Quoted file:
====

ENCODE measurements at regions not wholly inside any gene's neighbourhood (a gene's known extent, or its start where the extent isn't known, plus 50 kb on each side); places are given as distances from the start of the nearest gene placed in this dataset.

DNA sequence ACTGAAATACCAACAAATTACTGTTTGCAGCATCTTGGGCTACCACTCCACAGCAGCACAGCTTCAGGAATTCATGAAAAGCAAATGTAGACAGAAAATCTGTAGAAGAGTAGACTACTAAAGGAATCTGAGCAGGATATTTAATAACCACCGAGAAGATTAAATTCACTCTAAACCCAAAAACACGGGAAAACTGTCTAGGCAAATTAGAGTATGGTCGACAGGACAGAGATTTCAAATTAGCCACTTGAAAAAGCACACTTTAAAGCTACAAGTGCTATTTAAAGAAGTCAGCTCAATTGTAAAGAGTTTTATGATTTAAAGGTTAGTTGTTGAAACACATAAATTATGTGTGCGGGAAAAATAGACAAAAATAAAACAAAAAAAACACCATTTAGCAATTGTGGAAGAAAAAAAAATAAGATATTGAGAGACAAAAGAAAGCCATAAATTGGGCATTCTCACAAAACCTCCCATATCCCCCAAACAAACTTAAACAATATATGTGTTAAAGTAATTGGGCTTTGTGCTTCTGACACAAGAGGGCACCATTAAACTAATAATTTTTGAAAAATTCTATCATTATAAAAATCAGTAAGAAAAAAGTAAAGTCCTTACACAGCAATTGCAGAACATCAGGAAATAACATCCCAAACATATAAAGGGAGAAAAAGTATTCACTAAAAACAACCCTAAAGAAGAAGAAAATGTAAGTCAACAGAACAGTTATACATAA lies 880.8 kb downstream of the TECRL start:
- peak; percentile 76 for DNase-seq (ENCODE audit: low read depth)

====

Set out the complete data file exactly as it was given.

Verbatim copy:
ENCODE measurements at regions not wholly inside any gene's neighbourhood (a gene's known extent, or its start where the extent isn't known, plus 50 kb on each side); places are given as distances from the start of the nearest gene placed in this dataset.

DNA sequence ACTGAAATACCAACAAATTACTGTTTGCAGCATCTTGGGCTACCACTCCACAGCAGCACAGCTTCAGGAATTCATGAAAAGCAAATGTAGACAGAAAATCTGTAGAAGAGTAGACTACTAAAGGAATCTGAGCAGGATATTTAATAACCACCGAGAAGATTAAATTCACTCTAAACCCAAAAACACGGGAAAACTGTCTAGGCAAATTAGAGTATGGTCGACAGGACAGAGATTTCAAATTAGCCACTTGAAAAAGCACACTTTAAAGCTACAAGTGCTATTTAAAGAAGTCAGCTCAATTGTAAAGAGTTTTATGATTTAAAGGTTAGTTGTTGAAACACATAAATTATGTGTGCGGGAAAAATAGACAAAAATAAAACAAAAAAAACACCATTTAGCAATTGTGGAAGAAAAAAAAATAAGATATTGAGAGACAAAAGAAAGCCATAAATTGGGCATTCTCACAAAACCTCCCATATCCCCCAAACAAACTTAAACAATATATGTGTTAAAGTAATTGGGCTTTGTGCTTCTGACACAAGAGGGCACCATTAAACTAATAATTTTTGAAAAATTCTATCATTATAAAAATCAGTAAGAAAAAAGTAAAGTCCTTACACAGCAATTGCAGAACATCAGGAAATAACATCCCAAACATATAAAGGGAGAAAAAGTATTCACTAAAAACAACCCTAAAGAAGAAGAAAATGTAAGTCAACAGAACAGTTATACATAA lies 880.8 kb downstream of the TECRL start:
- peak; percentile 76 for DNase-seq (ENCODE audit: low read depth)